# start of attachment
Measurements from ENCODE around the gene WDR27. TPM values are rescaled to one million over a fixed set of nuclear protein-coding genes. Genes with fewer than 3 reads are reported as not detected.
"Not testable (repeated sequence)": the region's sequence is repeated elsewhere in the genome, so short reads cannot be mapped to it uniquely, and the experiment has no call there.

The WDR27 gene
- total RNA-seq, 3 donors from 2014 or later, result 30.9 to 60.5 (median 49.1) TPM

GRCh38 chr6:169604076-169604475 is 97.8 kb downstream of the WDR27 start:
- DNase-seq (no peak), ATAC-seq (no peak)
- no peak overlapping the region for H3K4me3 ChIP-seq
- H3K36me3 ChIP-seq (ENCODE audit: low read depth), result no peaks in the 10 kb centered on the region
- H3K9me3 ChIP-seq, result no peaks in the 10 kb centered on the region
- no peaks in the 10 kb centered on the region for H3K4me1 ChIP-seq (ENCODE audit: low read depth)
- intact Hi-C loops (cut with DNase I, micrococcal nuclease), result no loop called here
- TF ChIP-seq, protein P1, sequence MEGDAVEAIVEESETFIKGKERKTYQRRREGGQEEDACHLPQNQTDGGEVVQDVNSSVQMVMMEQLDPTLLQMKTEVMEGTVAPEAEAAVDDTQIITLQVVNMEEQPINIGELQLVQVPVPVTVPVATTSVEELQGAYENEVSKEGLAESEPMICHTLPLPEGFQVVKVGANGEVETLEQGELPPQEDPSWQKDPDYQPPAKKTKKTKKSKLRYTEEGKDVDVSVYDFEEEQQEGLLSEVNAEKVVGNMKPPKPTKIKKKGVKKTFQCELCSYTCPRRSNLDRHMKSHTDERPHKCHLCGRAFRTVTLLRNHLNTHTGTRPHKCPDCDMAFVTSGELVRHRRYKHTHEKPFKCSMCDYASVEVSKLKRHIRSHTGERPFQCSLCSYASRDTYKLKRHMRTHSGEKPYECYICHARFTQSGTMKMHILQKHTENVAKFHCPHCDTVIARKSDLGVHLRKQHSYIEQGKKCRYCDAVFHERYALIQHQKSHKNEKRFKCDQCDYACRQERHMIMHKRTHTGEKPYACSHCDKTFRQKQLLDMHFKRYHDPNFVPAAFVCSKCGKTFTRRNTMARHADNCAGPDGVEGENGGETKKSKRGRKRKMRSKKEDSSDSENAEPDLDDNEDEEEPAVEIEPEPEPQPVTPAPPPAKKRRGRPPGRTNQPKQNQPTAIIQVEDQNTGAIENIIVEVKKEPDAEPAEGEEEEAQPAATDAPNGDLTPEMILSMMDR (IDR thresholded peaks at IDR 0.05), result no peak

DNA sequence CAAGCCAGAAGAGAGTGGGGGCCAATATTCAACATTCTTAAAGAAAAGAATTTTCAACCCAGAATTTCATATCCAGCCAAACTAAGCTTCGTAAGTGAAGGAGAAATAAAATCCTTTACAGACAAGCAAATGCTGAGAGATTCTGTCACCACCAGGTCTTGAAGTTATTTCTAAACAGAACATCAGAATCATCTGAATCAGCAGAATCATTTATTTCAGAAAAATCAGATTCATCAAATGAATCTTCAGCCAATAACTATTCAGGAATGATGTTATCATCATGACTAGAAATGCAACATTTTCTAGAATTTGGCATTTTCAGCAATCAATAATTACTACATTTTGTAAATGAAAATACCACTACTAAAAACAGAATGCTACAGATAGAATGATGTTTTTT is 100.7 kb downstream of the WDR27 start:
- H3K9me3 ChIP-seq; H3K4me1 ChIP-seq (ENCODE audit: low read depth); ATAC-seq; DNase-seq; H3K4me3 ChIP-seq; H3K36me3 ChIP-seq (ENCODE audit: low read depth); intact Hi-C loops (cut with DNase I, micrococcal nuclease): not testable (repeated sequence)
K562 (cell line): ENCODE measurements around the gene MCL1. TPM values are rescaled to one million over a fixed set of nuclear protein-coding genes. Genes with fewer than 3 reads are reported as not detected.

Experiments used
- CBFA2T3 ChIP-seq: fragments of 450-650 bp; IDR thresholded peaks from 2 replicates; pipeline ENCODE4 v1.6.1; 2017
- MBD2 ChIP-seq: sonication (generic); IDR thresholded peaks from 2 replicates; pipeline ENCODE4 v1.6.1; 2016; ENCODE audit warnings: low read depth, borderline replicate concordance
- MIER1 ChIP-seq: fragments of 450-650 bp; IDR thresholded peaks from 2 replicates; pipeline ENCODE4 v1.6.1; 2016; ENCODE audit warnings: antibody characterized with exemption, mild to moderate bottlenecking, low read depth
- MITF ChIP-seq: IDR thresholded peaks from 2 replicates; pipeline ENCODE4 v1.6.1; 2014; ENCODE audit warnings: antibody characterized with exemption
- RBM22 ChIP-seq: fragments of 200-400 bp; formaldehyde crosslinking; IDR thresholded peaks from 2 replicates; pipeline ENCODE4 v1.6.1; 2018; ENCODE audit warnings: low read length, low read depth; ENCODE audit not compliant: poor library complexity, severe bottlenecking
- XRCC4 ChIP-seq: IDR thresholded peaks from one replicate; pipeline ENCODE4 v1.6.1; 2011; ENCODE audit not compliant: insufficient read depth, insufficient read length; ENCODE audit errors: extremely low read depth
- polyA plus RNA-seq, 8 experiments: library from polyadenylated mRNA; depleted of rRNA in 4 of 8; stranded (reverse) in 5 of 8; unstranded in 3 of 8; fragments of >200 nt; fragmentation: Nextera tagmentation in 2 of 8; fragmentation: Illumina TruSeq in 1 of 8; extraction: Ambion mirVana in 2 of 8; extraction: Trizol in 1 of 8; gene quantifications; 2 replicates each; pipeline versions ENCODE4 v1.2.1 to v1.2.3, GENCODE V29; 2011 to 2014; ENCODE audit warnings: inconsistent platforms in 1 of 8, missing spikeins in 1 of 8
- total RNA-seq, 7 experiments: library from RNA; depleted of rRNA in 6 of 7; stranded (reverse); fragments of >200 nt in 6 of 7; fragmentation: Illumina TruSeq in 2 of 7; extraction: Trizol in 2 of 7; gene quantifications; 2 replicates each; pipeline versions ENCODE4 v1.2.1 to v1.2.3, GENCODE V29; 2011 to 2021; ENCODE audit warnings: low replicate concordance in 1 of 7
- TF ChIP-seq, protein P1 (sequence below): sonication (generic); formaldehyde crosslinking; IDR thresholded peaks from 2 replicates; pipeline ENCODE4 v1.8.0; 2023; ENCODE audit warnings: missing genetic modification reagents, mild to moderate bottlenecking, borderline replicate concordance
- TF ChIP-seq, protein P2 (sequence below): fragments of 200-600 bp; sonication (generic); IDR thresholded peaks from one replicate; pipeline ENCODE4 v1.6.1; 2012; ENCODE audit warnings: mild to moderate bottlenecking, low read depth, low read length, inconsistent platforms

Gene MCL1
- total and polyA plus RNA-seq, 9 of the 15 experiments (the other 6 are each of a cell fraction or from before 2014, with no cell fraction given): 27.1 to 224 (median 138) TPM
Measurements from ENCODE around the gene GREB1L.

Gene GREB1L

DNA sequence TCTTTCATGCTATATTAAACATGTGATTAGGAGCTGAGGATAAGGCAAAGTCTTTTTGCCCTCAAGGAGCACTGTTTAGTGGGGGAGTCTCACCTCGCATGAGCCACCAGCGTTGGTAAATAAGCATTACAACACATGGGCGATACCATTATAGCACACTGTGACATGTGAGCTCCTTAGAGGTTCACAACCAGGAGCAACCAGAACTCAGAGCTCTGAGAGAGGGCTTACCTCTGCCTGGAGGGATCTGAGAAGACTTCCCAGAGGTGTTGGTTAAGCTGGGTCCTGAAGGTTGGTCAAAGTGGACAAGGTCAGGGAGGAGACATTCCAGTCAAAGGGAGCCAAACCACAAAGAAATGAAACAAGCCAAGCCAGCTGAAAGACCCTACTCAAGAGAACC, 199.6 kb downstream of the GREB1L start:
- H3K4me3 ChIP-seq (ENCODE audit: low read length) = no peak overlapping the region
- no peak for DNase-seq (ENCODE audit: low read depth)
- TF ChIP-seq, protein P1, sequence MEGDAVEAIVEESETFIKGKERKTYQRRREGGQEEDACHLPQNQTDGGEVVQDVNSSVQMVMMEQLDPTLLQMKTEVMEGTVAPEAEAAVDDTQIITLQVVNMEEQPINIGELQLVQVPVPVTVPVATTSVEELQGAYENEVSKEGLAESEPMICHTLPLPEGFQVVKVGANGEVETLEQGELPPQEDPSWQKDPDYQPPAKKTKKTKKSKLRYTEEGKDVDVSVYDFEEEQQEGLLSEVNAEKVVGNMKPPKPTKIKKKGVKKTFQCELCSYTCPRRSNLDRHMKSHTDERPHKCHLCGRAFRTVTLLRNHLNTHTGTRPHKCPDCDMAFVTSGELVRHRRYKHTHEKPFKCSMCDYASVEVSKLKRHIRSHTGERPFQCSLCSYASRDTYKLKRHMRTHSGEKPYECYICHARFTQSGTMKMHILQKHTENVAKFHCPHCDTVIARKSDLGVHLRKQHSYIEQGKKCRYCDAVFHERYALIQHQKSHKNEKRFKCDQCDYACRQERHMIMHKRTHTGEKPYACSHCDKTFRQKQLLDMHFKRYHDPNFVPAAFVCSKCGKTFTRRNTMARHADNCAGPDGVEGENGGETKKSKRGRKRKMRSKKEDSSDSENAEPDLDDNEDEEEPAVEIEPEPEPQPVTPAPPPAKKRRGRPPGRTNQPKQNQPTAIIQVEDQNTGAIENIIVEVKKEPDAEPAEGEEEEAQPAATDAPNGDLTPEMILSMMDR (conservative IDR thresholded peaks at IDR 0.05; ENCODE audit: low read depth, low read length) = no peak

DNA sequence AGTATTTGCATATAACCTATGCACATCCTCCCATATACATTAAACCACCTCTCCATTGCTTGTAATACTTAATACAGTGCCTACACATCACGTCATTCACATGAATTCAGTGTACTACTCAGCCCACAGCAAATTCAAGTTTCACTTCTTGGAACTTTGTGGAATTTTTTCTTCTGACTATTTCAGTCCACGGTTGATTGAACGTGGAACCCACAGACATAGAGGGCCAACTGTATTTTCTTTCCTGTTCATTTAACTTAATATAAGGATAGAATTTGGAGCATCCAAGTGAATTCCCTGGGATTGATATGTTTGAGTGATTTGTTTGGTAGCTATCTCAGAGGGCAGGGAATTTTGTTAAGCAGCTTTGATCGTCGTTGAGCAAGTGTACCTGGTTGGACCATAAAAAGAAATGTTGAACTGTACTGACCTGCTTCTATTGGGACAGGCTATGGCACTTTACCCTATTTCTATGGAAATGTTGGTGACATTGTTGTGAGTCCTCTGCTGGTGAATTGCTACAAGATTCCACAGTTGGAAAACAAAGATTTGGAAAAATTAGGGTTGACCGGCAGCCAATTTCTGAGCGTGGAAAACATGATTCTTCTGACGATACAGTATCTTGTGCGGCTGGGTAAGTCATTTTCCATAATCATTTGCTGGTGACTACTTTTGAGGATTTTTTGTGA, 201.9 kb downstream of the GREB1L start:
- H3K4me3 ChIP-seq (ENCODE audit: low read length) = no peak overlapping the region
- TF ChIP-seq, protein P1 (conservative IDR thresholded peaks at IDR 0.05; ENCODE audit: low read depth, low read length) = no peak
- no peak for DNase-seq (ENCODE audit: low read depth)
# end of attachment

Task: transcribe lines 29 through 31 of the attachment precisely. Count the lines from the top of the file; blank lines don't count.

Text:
Measurements from ENCODE around the gene GREB1L.

Gene GREB1L

DNA sequence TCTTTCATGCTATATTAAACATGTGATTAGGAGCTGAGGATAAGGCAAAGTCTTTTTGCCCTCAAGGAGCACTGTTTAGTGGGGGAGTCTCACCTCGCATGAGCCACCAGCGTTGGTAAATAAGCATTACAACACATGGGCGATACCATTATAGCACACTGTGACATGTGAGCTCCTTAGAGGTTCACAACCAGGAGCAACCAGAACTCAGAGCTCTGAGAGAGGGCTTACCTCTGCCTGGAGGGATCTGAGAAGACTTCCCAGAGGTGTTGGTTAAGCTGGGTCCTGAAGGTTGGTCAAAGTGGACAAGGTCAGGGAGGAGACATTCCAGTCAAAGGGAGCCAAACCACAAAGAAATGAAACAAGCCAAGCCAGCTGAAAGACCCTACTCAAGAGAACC, 199.6 kb downstream of the GREB1L start: